The King of Pain

headless satori

This past week, I experienced the most excruciating pain I’ve ever felt. The sciatica, which is a pinched nerve, made the agony in my left leg unbearable. Painkillers hardly made a dent in it. Words can’t describe the ordeal, so I’ll paint the picture in cold hard numbers, Harper’s style.

• Days spent immobilized lying flat on my stomach: 3

• Days of work missed: 4

• Showers taken during that time: 1

• Time it takes for the pain to become tolerable when I first stand up in the morning: 18 minutes

• Minutes it takes to put on my socks: 7

• Variations of walking sticks used: 3 (a bokken or wooden sword, an umbrella, and now a snazzy telescopic cane)

• Medical practitioners I dealt with in the last week: 18 (3 MDs, 2 pharmacists, 5 nurses, 2 acupuncturists, 1 physical therapist, 2 radiologists, 3 EMTs)

• Places visited to consult these people: 5

• Treatment types used in the last 2 months: 5 (includes traction, which is a machine that stretches out your spine like a medieval torture device)

• Kinds of medication prescribed to me: 7 (these include a corticosteroid to reduce the swelling, painkillers, a pill to protect the stomach lining from these pills, and another pill to help the liver deal with all the other pills)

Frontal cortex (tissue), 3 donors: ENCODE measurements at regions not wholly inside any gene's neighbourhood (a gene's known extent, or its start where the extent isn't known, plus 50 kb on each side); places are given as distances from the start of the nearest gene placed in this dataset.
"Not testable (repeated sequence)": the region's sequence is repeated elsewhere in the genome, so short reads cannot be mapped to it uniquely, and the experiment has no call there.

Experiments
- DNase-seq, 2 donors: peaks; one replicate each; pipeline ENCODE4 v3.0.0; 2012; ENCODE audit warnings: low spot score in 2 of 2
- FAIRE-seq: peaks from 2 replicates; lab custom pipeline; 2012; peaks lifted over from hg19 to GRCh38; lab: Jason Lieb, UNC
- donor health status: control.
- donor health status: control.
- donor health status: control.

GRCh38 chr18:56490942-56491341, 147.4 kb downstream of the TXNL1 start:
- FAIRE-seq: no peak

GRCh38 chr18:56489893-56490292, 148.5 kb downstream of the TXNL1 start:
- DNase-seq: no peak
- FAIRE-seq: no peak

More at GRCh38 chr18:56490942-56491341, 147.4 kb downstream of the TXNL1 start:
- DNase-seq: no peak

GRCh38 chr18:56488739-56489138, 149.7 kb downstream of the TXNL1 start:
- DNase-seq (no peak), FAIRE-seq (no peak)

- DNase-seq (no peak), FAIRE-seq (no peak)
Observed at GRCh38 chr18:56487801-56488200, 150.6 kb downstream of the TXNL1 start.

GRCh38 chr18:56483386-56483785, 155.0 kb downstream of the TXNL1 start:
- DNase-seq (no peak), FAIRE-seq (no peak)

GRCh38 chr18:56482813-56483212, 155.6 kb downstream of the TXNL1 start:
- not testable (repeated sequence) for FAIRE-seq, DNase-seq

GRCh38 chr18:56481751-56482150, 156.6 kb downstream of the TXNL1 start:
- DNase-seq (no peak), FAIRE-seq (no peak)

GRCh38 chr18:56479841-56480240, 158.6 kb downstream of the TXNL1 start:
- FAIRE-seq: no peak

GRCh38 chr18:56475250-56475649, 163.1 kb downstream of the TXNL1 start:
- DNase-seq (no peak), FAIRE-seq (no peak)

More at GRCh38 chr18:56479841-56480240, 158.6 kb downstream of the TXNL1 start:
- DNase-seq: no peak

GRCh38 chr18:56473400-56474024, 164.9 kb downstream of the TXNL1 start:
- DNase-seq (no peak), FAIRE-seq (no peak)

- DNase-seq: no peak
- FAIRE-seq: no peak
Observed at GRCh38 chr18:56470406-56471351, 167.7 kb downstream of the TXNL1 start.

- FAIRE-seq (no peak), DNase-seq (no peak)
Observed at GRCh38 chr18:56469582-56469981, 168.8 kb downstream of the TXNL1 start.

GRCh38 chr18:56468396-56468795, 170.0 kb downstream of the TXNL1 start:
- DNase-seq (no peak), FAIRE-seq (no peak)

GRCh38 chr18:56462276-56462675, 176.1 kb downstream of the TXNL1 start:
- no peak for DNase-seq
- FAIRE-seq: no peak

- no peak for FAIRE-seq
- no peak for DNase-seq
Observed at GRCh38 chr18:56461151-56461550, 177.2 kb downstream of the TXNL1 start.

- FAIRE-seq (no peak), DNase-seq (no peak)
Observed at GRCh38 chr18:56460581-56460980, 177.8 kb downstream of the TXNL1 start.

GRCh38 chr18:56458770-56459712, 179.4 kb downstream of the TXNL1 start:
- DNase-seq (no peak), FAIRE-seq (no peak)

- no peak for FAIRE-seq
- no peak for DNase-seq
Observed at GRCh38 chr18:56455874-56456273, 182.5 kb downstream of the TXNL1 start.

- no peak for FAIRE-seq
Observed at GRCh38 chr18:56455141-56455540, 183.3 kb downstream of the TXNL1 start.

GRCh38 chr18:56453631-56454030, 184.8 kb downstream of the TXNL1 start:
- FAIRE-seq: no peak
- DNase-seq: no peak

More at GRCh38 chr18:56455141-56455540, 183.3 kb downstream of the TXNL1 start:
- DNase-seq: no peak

First time experiences include riding in an ambulance (cool), receiving an IV drip (not as bad as it looks), ‘receiving’ a suppository (yikes!), and getting an MRI (very loud, not for the claustrophobic).

I’ve experienced the entire gamut of the Japanese medical system and no doubt I’ll be writing more about it.

8 thoughts on “The King of Pain”

  1. After reading these hard facts, I have to give it to you: you are the king of pain.

    Now I also understand why Tomoko was happy to see you walking around like Yoda.

    Hope you feel fully recovered soon, my dear friend.

    Sending you a careful hug and a warm smile 🙂

  2. Oh no that sounds like you’re having a hard time.
    Hmmm well my mum had a scoliosis and she was told she would not be able to lift anything, move around normally and of course no more tennis which was the one thing she loved… but she went to a physiotherapist and she could walk run and even play tennis again!
    So I think it’s just a matter of finding the right therapist
    Hang on in there!

    Take care

  3. OMG
    I should have checked your blog before coming up with my silly advise!
    I am shocked how many doctors you have been through and also that the pain never shows on your face. You are not a king of pain, you are a hero! I am serious!

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